There will also be a presentation on the practical applications of the theories of agroecology that are now used in ornamental horticulture. By shifting from conventional techniques that utilize synthetic chemicals and pesticides to non-toxic organic products focused on improving soil fertility and insect ecology plant health is significantly improved.

This workshop will include a demonstration on traditional tree care using all-natural materials.

Lee Klinger, MA, PhD is an independent scientist and ecological consultant from Big Sur, with over 25 years of professional experience in the fields of biogeochemistry, forest ecology and soil science. He has held scholarly appointments at the University of Colorado, the University of Oxford, and the Chinese Academy of Sciences.

Corey Welles is the Plant Health Care Coordinator at Lotusland. He has seen dramatic improvements in the health of their plant collections since using agroecology based practices.

For more information and to register online go to: www.lacasademaria.org





On the origins of fire scars in California redwoods

10 05 2009

Anyone who has spent time with the redwoods has no doubt seen and even ventured inside the giant trees with fire-scarred trunks. Certain trees are so severely scarred that you wonder how they are even able to stand. Some trees contain cavernous fire-carved rooms in their base with multiple entrances and even window-like openings. I’ve marveled at these trees and looked carefully at the orientations and shapes of their scars, and in doing so have found some odd things.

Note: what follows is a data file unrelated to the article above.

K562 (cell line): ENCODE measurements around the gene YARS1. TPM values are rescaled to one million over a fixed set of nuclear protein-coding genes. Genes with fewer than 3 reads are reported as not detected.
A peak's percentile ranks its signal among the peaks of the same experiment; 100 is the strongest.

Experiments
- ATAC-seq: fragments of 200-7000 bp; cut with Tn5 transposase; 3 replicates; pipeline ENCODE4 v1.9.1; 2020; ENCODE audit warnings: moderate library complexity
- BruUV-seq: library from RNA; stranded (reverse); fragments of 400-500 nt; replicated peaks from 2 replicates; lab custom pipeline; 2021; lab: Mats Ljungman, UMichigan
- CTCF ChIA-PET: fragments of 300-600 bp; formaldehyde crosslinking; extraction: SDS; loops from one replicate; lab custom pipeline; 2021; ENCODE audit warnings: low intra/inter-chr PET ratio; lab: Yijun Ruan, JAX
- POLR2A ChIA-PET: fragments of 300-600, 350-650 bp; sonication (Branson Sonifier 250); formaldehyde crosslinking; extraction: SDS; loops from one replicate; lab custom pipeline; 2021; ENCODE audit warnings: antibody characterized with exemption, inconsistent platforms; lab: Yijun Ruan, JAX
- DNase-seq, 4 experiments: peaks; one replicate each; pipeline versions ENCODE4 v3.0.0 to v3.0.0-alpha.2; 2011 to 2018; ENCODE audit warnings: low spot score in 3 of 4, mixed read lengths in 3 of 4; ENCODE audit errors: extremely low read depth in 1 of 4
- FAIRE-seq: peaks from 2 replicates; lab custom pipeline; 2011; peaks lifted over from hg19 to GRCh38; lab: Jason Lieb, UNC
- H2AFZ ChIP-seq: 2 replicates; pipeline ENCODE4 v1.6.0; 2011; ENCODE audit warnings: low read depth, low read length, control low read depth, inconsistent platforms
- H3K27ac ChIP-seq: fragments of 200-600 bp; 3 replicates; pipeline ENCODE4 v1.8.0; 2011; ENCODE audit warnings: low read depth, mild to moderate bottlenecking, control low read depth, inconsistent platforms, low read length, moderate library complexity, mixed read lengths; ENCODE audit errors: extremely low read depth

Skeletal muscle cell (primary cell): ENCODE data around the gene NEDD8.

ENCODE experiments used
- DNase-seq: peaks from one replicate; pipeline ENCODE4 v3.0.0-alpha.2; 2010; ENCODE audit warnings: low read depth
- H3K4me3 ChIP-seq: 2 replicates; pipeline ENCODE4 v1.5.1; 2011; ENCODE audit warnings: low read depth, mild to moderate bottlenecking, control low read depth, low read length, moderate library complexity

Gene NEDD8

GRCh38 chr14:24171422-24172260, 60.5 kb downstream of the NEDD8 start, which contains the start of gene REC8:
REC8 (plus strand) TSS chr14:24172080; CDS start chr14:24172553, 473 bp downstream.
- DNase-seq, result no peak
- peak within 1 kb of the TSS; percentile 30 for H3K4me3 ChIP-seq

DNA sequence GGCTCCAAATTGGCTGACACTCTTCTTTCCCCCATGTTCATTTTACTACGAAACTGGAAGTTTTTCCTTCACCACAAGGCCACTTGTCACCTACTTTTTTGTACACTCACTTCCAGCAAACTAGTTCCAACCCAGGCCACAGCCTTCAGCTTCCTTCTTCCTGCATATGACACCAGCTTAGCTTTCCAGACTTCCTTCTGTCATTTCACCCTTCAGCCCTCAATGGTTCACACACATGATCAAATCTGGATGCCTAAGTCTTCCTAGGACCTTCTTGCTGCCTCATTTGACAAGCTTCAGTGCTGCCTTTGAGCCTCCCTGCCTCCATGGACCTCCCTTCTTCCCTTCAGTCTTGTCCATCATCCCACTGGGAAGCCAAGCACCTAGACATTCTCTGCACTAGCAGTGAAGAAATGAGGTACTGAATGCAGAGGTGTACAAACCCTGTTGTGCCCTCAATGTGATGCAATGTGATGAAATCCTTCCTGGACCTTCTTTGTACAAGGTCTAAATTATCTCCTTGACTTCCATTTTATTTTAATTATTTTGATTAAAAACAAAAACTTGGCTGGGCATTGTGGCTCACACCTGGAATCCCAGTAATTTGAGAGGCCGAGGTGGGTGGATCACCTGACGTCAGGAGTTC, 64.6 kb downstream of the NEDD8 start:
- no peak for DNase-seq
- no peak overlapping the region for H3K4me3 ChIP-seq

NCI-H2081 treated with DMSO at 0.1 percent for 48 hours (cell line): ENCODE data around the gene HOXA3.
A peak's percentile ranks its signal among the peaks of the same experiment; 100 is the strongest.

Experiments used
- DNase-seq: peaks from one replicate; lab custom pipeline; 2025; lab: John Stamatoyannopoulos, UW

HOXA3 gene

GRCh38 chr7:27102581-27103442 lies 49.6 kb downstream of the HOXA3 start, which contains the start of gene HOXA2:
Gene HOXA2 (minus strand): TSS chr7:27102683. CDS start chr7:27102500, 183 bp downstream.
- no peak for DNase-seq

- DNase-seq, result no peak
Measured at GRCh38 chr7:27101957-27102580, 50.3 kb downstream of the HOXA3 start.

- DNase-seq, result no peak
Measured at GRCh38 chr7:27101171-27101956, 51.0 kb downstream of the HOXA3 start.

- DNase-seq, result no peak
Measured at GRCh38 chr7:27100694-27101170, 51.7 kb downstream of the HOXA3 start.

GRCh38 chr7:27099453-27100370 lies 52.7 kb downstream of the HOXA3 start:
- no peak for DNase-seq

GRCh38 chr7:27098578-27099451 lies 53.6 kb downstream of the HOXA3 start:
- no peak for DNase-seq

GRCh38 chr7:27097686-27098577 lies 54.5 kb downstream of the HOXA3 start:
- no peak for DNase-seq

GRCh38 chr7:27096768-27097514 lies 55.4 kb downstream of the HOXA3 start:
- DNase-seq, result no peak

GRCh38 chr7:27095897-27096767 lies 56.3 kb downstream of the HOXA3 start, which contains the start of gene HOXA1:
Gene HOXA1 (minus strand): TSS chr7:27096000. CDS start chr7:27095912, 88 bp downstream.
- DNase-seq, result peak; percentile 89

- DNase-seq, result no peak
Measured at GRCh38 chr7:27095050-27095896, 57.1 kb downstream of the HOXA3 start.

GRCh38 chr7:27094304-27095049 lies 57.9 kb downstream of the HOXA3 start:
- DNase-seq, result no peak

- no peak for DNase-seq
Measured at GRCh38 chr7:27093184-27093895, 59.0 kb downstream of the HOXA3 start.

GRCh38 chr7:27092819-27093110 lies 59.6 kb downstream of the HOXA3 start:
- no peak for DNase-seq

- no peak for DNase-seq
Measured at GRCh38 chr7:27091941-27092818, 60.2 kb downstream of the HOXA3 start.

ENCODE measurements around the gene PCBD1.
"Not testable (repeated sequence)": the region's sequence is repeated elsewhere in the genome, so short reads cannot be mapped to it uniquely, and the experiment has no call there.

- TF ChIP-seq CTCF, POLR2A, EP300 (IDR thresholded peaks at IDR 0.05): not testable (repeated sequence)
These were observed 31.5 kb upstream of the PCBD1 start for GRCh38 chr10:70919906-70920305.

Huge fire scar

Huge fire scar in giant sequoia (photo by Lee Klinger)

Having worked on fire lines in Alaska, Colorado, and California I’ve seen how fire scars are formed. A large quantity of fuel piled at the base of the tree is usually required to ignite a fire hot enough to penetrate the bark and scorch the cambium.

A characteristic burn pattern is seen on slopes where the vast majority of fire scars occur on the uphill face of the trunk (more than 90% in places)[1]. This is due to a couple of factors. First, hot air currents tend to drive ground fires upslope, especially during the day when fires burn hottest. (Keep in mind we’re talking about large ground fires, not large canopy fires which would more likely kill the tree.) The wind-driven fires tend to burn relatively quickly around the lower parts of the trunk, but eddy effects allow the fire to linger on the uphill side. Second, fallen leaves and branches tend to move downhill and accumulate on the uphill side of the trunk. Together these factors seem to account fairly well for the uphill side tendency of fire scars.

So imagine my confusion . . .  Read the rest of this entry »